Long-Term Equity Incentive and Retention Awards

The Compensation Committee’s principal goals in awarding incentive stock options and/or restricted stock are to retain executive officers as well as align each NEO’s interests with our success and the long-term financial interests of its stockholders by linking a portion of the NEO’s compensation with the performance of the Company and the value delivered to stockholders. The Compensation Committee evaluates a number of criteria, including the past service of each NEO, the present and potential performance contributions of such NEO to our success, years of service, position, and such other factors as the Compensation Committee believes to be relevant in connection with accomplishing the purposes of the long-term goals of the Company. The Compensation Committee neither assigns a formula, nor assigns specific weights to any of these factors when making its determination of the NEOs’ long-term incentive awards. The Compensation Committee awards incentive stock options and/or restricted stock on a subjective basis, and such awards depend in each case on the performance of the NEO under consideration, and in the case of new hires, on their potential performance.

Option awards under the 2004 Equity Incentive Plan are generally awarded upon initial employment and on an annual basis thereafter. Options generally vest, subject to continued employment, one-third after one year of the date of grant and ratably over the succeeding 24 months. Options are granted as incentive stock options, within the meaning of Section 422 of the Internal Revenue Code, to the extent permitted, with the remainder granted as nonqualified stock options.

In May 2007, we received SEC exemptive relief, and our stockholders approved amendments to the 2004 Equity Incentive Plan and 2006 Non-Employee Director Plan, permitting us to grant restricted stock awards. Restricted stock awards granted under the 2004 Equity Incentive Plan were previously awarded annually and vest subject to continued employment one fourth each year over a four year period beginning with the first anniversary of such grant. In 2009 and 2010, restricted stock awards vest subject to continued employment one-fourth on the one year anniversary of the date of grant and ratably over the succeeding 36 months.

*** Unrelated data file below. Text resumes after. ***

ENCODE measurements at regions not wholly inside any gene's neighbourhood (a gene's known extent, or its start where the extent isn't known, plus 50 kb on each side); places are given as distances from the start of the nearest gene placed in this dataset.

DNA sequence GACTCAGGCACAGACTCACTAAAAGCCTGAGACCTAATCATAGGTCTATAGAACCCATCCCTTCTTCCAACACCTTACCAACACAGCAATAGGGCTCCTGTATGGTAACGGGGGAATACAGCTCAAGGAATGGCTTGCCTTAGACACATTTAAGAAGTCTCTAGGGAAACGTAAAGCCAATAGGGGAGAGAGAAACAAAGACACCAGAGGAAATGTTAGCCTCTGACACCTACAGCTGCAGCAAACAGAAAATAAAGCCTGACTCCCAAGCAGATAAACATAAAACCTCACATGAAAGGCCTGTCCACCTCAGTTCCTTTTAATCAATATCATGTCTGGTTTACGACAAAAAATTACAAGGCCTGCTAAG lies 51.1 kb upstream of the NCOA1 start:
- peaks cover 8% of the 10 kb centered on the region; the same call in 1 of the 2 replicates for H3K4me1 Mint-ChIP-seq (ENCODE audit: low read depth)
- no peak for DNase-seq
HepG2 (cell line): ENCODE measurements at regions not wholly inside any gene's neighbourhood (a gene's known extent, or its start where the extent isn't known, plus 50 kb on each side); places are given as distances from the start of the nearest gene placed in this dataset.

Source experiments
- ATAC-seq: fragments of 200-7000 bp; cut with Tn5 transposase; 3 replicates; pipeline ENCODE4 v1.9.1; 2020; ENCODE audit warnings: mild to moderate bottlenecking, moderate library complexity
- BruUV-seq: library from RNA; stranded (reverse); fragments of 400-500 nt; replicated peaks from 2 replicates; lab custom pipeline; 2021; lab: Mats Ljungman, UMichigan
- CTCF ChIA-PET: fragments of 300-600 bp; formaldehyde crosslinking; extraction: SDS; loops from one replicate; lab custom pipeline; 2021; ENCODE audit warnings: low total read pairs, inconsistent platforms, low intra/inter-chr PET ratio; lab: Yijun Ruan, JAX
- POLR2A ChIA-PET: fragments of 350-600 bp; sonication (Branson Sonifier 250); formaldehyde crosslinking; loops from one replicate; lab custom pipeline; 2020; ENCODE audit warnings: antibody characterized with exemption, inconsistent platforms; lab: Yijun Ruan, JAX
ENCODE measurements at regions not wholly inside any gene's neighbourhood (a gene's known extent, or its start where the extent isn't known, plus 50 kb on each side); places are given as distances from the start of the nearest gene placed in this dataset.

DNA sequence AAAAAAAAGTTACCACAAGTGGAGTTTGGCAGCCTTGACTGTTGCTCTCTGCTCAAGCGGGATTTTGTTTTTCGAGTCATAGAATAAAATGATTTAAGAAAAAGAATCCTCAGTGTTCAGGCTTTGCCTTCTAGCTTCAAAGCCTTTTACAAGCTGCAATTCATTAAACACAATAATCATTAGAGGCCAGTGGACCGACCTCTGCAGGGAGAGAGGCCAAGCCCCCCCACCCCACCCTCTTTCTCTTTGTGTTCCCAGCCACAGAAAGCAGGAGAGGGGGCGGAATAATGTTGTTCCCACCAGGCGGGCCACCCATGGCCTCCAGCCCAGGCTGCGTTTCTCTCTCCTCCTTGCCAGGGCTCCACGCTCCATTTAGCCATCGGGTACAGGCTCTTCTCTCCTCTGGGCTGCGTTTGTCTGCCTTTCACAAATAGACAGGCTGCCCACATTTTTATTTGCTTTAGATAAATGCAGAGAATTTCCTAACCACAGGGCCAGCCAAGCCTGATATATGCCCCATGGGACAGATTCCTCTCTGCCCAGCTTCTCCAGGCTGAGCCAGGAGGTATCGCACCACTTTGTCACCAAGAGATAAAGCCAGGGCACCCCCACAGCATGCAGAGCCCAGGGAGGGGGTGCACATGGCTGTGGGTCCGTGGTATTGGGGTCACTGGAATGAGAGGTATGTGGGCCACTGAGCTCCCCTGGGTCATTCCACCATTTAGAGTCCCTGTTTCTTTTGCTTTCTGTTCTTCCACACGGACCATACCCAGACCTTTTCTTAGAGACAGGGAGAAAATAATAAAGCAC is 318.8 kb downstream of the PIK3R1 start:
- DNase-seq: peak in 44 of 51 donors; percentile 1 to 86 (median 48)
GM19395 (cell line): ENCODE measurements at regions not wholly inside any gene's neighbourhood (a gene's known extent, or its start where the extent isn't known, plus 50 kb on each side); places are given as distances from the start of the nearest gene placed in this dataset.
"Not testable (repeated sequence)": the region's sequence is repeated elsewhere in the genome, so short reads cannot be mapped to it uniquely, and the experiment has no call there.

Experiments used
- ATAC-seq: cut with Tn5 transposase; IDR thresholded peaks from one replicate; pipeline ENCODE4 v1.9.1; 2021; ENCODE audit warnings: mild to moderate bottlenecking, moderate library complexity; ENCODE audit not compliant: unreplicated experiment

The 2004 Equity Incentive Plan and 2006 Non-Employee Director Plan limit the combined maximum amount of restricted stock that may be issued under both of the 2004 Equity Incentive Plan and 2006 Non-Employee Director Plan to 10% of the outstanding shares of our stock on the effective date of the 2004 Equity Incentive Plan and 2006 Non-Employee Director Plan plus 10% of the number of shares of stock issued or delivered by our Company during the terms of the 2004 Equity Incentive Plan and 2006 Non-Employee Director Plan. The approved amendments further specify that no one person will be granted awards of restricted stock relating to more than 25% of the shares available for issuance under the 2004 Equity Incentive Plan. Further, the amount of voting securities that would result from the exercise of all our outstanding warrants, options and rights, together with any restricted stock issued pursuant to the 2004 Equity Incentive Plan and 2006 Non-Employee Director Plan, at the time of issuance will not exceed 25% of our outstanding voting securities,

 

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except that if the amount of voting securities that would result from such exercise of all of our outstanding warrants, options and rights issued to our directors and executive officers, together with any restricted stock issued pursuant to the 2004 Equity Incentive Plan and 2006 Non-Employee Director Plan, would exceed 15% of our outstanding voting securities, then the total amount of voting securities that would result from the exercise of all outstanding warrants, options and rights, together with any restricted stock issued pursuant to the 2004 Equity Incentive Plan and 2006 Non-Employee Director Plan, at the time of issuance will not exceed 20% of our outstanding voting securities. Eligibility includes all of our NEOs. Each grant of restricted stock under the 2004 Equity Incentive Plan to our NEOs will contain such terms and conditions, including consideration and vesting, as our Board deems appropriate and as allowed for within the provisions of the 2004 Equity Incentive Plan. We believe that by having two forms of long term equity incentive rewards we are able to reward stockholder value creation in different ways. Stock options have exercise prices equal to the market price of our common stock on the date of the grant and reward employees only if our stock price increases. Restricted stock, although affected by both stock price increases and decreases, maintains value during periods of market volatility.